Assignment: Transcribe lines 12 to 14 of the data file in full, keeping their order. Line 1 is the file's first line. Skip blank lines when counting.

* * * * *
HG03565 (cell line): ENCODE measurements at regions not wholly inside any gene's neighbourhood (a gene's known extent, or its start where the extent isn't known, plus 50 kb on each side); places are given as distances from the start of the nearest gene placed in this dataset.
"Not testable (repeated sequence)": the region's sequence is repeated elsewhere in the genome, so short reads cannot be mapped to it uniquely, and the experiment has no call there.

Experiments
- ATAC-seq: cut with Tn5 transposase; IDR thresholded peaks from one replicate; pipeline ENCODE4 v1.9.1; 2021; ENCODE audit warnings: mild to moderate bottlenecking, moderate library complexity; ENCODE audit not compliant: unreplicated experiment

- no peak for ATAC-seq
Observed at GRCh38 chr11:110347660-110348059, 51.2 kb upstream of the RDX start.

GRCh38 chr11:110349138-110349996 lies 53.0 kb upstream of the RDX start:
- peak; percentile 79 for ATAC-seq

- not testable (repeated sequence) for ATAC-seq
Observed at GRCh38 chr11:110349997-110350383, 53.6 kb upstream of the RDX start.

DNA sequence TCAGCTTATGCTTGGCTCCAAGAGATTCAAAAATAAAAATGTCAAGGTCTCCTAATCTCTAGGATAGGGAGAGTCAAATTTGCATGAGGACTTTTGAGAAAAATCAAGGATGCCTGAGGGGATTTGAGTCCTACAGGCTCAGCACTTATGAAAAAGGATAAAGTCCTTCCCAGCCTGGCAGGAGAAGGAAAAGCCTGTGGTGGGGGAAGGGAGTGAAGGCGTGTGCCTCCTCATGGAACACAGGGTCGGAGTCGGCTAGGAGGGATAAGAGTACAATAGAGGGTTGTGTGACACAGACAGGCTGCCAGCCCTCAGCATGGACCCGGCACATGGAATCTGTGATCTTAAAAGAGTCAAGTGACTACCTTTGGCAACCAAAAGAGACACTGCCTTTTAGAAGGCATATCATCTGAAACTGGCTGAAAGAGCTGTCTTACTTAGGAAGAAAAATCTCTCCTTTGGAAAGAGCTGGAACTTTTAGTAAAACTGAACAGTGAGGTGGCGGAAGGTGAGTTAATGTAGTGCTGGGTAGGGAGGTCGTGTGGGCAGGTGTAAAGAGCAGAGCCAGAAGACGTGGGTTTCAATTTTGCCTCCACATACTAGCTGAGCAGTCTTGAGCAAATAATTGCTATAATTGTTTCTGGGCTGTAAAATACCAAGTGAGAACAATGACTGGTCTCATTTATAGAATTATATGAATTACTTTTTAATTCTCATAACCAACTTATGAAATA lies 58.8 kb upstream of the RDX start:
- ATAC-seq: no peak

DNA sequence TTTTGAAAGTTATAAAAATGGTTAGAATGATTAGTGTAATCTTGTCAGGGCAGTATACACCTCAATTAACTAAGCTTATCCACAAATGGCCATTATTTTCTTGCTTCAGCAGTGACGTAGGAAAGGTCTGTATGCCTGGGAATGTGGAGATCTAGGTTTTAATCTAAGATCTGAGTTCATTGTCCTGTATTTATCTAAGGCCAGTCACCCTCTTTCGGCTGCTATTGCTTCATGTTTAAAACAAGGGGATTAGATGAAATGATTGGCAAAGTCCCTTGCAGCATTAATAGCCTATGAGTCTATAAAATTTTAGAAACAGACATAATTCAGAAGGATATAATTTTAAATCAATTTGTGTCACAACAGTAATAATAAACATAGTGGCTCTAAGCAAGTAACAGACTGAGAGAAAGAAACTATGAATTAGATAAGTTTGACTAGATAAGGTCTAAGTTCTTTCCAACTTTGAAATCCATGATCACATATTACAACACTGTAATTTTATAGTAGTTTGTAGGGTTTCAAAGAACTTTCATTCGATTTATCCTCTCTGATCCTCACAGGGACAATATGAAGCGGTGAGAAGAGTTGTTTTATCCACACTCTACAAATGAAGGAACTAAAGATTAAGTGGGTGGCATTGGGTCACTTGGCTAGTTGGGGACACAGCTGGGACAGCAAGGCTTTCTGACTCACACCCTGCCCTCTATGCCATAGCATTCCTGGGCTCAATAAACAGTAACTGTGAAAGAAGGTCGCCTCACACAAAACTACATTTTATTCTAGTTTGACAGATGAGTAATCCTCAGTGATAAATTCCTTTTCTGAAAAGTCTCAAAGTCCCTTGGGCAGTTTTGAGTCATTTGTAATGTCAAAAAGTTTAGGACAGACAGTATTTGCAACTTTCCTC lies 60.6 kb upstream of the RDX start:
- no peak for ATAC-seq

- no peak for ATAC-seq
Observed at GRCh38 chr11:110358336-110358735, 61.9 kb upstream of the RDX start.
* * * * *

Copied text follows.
- ATAC-seq: no peak

DNA sequence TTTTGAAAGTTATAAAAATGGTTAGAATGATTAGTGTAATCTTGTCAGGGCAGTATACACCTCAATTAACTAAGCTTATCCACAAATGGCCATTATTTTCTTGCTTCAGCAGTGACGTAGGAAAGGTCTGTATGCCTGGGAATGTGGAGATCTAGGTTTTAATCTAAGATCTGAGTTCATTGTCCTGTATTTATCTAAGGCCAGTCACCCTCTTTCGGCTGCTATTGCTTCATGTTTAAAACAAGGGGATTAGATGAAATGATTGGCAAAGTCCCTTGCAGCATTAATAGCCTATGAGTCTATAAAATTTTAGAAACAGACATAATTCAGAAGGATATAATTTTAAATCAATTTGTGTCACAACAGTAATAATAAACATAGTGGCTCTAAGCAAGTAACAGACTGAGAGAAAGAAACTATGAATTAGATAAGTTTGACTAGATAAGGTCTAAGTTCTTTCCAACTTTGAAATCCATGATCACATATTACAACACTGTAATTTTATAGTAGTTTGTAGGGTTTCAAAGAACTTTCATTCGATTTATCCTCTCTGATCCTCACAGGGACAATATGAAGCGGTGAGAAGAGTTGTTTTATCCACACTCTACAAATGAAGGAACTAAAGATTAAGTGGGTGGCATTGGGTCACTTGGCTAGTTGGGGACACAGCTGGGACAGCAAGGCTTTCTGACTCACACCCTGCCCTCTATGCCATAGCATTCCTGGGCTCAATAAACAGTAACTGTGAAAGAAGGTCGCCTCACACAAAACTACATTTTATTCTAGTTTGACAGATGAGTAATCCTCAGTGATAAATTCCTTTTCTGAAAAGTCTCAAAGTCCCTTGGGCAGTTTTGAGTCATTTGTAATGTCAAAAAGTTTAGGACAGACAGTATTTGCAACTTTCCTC lies 60.6 kb upstream of the RDX start:
- no peak for ATAC-seq